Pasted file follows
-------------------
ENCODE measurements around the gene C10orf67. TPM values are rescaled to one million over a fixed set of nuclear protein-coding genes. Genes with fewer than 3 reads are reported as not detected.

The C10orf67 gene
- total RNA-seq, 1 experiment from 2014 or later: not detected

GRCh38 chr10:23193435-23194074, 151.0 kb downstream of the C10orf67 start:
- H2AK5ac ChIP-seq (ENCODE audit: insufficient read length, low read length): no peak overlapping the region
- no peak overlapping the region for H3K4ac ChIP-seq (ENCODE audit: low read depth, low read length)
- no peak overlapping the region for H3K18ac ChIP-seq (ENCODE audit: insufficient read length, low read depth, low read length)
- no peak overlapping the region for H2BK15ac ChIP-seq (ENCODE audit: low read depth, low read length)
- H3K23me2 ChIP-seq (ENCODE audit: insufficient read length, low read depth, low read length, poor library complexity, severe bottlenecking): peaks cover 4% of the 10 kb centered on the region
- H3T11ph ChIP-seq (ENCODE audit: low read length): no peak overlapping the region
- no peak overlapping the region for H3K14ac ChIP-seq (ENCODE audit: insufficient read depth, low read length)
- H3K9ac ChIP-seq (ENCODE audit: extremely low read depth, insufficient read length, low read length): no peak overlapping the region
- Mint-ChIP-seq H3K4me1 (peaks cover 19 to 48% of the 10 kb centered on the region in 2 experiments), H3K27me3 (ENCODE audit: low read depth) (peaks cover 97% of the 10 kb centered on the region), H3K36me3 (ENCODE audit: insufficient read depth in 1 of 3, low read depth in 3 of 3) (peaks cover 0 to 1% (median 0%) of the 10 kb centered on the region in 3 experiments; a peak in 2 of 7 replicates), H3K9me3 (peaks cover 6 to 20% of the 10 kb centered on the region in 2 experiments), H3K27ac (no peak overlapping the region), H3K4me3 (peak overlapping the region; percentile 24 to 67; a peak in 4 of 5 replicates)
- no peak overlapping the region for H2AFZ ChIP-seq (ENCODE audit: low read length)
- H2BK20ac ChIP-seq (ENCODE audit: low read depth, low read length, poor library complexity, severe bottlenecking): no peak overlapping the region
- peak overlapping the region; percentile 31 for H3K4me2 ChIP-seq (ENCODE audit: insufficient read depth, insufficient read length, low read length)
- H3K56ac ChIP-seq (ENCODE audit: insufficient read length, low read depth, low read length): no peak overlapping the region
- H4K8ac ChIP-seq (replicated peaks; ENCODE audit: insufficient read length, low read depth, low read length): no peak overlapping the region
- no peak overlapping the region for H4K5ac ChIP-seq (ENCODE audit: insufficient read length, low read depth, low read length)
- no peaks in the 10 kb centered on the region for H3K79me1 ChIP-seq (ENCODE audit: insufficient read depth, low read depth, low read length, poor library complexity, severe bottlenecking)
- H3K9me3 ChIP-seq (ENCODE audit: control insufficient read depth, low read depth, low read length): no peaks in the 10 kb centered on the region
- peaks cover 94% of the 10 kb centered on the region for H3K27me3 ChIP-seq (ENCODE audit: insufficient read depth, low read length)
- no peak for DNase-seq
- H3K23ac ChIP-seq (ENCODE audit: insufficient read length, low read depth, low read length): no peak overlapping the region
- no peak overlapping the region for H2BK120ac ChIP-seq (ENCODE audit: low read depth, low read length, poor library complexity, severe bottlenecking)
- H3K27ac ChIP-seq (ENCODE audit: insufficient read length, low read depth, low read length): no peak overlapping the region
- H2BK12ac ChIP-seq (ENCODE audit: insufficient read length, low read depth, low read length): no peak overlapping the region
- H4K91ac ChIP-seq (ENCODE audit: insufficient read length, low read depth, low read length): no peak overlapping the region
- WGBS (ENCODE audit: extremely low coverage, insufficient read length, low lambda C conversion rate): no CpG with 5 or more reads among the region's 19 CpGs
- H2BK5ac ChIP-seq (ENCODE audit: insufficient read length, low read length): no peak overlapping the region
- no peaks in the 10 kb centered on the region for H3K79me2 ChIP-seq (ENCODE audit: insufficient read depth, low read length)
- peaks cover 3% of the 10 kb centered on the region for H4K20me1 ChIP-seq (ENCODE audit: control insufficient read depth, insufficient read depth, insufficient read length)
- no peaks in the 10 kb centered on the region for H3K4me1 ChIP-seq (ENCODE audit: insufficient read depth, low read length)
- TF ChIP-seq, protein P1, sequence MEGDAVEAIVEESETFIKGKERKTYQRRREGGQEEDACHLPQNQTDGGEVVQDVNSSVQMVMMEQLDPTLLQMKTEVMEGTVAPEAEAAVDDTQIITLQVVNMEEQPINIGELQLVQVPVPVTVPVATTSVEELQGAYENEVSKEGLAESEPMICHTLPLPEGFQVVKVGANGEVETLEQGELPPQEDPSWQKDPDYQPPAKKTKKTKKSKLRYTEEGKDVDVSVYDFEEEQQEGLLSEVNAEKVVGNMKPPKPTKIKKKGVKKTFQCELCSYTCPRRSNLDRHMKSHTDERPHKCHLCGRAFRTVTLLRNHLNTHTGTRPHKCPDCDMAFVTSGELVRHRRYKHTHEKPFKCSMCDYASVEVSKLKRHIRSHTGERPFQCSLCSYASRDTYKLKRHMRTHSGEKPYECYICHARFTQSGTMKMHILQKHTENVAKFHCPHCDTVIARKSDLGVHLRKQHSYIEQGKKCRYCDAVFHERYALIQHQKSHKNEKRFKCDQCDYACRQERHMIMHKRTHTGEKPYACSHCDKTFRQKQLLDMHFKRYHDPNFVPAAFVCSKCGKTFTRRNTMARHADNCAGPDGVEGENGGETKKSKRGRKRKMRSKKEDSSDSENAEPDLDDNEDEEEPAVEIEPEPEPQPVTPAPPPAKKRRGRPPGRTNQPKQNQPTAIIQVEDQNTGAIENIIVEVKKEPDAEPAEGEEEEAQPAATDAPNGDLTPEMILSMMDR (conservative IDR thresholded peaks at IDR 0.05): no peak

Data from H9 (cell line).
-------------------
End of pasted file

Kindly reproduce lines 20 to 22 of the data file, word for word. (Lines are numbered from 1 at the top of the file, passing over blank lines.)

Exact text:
- no peaks in the 10 kb centered on the region for H3K79me1 ChIP-seq (ENCODE audit: insufficient read depth, low read depth, low read length, poor library complexity, severe bottlenecking)
- H3K9me3 ChIP-seq (ENCODE audit: control insufficient read depth, low read depth, low read length): no peaks in the 10 kb centered on the region
- peaks cover 94% of the 10 kb centered on the region for H3K27me3 ChIP-seq (ENCODE audit: insufficient read depth, low read length)